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May

23

2017

Nurses Merit Collective Thank You

Norene Mostkoff

By Norene Mostkoff, President/CEO of Visiting Nurse Health System and current Chairman of Visiting Nurses Association of America (as published in the Marietta Daily Journal on May 21, 2017)

Every May we recognize National Nurse Appreciation month, a time to express gratitude to these dedicated professionals who care for us with compassion, clinical excellence, and respect. I am tempted to regale you with inspirational stories of caregivers who have nursed children back to health and parents back to breathing sighs of relief, encouraged injured veterans through rehabilitation and championed their new found mobility, and who have preserved every ounce of dignity for the dying while comforting the ones they love. But, how would I chose? These are not isolated incidents after all. This is what nurses do, day in and day out.

During this month, when the spotlight is on nursing, we also pause to assess the current state of the profession and gauge how prepared we are to meet the healthcare needs of our community into the future.  What we know is that the outstanding standard of care that patients receive in hospitals, medical offices, and at home is in jeopardy. Simply, America’s aging population – Baby boomers reaching 65 — has been growing, increasing demand for caregivers and the medical services they provide. At the same time, the nursing ranks have been decreasing, hampering the medical community’s ability to deliver in an already over leveraged healthcare system.

In fact, current data indicates that the national nursing shortage is projected to grow to 260,000 registered nurses by 2025; in Georgia, the shortage is project to be nearly 50,000 RNs by 2020 — that’s just three years from now. The median age of nurses is 46 with more than half close to retirement age. And, the shortage isn’t only being felt in the exam room. It’s also being felt in the classroom. Qualified nursing instructors are in short supply too. In 2012-13, U.S. nursing schools reportedly turned away 79,659 qualified applications from baccalaureate and graduate nursing programs.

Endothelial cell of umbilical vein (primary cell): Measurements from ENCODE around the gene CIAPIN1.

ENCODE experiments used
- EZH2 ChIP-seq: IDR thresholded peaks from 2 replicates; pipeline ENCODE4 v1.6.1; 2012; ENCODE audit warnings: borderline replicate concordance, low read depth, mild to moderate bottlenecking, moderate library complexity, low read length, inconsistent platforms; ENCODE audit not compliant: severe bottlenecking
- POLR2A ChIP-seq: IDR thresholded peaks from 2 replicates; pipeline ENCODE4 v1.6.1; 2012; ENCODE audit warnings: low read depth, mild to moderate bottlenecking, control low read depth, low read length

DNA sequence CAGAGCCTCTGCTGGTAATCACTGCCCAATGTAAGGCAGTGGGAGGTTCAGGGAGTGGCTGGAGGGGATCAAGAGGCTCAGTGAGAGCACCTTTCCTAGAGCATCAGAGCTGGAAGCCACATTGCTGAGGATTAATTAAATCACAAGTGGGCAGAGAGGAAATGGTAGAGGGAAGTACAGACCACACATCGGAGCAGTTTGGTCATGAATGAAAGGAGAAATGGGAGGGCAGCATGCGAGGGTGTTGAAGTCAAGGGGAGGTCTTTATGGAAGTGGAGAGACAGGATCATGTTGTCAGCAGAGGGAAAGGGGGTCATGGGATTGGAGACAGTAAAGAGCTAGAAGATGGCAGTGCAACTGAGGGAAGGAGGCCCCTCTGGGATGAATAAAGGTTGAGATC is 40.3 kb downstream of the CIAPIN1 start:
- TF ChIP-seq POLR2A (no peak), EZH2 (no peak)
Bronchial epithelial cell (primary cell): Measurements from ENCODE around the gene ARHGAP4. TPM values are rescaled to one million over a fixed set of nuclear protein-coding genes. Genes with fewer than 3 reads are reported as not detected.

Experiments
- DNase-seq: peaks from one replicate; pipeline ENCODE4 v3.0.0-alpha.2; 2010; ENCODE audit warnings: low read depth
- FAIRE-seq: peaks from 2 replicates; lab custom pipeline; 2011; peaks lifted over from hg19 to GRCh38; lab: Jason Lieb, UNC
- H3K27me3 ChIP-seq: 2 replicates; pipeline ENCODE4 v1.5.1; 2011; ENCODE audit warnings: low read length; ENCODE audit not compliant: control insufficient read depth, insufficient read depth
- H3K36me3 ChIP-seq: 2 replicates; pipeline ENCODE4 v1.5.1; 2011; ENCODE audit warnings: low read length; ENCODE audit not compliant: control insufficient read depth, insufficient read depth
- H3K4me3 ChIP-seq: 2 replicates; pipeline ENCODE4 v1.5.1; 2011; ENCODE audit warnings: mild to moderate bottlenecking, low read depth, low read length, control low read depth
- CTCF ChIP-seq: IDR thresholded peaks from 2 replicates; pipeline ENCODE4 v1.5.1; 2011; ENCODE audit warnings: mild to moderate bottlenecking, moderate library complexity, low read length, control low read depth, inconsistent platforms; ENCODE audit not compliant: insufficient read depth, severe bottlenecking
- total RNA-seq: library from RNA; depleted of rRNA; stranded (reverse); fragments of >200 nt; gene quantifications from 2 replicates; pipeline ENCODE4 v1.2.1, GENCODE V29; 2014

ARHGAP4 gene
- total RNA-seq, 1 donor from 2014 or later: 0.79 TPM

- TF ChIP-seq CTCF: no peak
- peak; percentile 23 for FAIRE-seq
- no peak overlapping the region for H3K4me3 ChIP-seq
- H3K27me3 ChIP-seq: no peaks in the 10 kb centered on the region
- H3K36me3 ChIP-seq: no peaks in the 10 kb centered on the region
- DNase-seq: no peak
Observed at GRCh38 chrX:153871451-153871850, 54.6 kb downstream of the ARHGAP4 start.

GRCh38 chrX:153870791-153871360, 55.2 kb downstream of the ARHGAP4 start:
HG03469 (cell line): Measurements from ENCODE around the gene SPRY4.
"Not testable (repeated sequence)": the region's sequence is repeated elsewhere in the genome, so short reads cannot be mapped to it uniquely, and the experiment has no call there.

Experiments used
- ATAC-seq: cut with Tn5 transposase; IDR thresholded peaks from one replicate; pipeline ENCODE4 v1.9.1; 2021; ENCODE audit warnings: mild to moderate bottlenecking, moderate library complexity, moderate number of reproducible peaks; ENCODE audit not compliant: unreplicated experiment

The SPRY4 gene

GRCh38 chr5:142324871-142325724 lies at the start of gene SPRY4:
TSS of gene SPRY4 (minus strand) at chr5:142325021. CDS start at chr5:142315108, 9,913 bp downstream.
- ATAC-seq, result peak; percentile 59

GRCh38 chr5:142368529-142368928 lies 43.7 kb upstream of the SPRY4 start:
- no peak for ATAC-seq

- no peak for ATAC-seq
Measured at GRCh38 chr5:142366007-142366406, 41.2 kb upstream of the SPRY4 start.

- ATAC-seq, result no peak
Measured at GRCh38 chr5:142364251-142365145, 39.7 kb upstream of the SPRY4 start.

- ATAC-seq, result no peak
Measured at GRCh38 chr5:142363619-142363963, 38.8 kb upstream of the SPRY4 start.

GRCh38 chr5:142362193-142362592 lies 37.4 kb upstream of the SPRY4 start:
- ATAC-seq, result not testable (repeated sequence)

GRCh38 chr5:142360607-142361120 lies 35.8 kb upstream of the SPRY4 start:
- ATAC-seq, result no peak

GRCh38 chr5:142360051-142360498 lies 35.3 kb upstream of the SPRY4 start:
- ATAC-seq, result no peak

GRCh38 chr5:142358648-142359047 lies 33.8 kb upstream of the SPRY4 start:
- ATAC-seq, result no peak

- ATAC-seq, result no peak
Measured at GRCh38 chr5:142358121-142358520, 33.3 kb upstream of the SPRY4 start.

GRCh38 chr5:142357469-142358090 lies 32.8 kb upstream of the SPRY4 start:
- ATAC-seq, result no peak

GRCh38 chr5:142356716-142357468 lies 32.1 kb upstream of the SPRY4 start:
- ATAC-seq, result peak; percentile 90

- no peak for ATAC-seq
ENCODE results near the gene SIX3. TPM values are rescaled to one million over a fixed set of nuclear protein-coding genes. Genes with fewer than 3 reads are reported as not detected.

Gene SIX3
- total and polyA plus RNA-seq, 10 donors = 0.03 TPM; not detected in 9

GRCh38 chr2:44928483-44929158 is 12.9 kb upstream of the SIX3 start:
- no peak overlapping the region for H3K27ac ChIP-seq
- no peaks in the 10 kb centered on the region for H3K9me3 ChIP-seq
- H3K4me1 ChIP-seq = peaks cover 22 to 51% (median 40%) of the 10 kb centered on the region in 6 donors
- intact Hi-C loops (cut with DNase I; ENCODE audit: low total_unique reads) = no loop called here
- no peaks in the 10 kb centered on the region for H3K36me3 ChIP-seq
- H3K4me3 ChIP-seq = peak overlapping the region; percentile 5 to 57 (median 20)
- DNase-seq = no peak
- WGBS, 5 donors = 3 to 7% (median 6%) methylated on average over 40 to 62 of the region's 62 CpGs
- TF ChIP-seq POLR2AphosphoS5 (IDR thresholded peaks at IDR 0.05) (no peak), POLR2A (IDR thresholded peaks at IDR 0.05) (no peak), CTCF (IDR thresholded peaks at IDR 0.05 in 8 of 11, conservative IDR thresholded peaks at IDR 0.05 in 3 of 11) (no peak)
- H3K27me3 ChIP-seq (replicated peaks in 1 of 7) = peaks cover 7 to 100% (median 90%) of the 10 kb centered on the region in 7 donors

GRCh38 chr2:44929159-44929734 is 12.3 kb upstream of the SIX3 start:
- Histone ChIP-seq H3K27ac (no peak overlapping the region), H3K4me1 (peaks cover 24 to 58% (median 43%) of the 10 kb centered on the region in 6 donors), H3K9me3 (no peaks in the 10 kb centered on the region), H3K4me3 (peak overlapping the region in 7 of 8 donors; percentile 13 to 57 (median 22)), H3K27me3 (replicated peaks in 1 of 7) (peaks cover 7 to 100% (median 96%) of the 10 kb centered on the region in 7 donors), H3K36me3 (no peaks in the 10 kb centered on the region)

With ample attention, awareness and encouragement, we can cultivate a rising generation of nurses who will proudly carry on the level of excellence modeled by their predecessors. Georgia is well on its way to investing in and attracting nurses into the field. In 2013, Governor Nathan Deal designated additional funding to the HOPE Grant Program to cover more than 90 percent of the tuition for those professions where there are plenty of jobs are unfilled. Nursing is among those professions.

Technology advancement and Atlanta’s prominence as a national health IT leader holds promise that nurses across the region will have the modern tools they need to maintain the high levels of care patients expect and should receive. And of particular importance to the Visiting Nurse team is the expanding role of home nursing, which provides alternative, flexible opportunities that appeal to millennial lifestyles.

Whether it is visiting nurses or nurses in hospitals, clinics, or other healthcare settings in metro Atlanta, we know these committed professionals will persevere — undeterred by distraction, resolute in purpose. And for that, they merit a collective thank you.